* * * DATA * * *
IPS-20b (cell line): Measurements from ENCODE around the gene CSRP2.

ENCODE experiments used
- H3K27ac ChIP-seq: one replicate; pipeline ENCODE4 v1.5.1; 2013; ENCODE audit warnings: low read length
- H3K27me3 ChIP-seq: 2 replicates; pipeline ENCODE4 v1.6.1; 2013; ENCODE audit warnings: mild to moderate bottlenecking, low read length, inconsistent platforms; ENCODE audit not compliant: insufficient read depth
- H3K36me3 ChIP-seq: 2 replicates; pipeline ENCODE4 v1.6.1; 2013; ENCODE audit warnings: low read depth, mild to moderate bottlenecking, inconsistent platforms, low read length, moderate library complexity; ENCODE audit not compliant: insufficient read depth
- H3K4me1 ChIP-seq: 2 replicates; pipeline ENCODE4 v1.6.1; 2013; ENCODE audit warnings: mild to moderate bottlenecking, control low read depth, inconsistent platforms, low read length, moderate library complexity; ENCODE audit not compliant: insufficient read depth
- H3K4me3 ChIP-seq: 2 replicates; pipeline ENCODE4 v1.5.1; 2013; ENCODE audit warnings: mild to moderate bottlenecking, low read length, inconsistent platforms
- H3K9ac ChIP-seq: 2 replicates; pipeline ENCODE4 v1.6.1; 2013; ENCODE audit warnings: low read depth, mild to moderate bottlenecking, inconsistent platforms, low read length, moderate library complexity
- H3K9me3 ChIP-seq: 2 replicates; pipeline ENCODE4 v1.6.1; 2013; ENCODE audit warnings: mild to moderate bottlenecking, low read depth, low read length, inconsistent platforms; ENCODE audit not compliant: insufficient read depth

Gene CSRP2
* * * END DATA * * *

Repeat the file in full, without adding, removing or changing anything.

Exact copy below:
IPS-20b (cell line): Measurements from ENCODE around the gene CSRP2.

ENCODE experiments used
- H3K27ac ChIP-seq: one replicate; pipeline ENCODE4 v1.5.1; 2013; ENCODE audit warnings: low read length
- H3K27me3 ChIP-seq: 2 replicates; pipeline ENCODE4 v1.6.1; 2013; ENCODE audit warnings: mild to moderate bottlenecking, low read length, inconsistent platforms; ENCODE audit not compliant: insufficient read depth
- H3K36me3 ChIP-seq: 2 replicates; pipeline ENCODE4 v1.6.1; 2013; ENCODE audit warnings: low read depth, mild to moderate bottlenecking, inconsistent platforms, low read length, moderate library complexity; ENCODE audit not compliant: insufficient read depth
- H3K4me1 ChIP-seq: 2 replicates; pipeline ENCODE4 v1.6.1; 2013; ENCODE audit warnings: mild to moderate bottlenecking, control low read depth, inconsistent platforms, low read length, moderate library complexity; ENCODE audit not compliant: insufficient read depth
- H3K4me3 ChIP-seq: 2 replicates; pipeline ENCODE4 v1.5.1; 2013; ENCODE audit warnings: mild to moderate bottlenecking, low read length, inconsistent platforms
- H3K9ac ChIP-seq: 2 replicates; pipeline ENCODE4 v1.6.1; 2013; ENCODE audit warnings: low read depth, mild to moderate bottlenecking, inconsistent platforms, low read length, moderate library complexity
- H3K9me3 ChIP-seq: 2 replicates; pipeline ENCODE4 v1.6.1; 2013; ENCODE audit warnings: mild to moderate bottlenecking, low read depth, low read length, inconsistent platforms; ENCODE audit not compliant: insufficient read depth

Gene CSRP2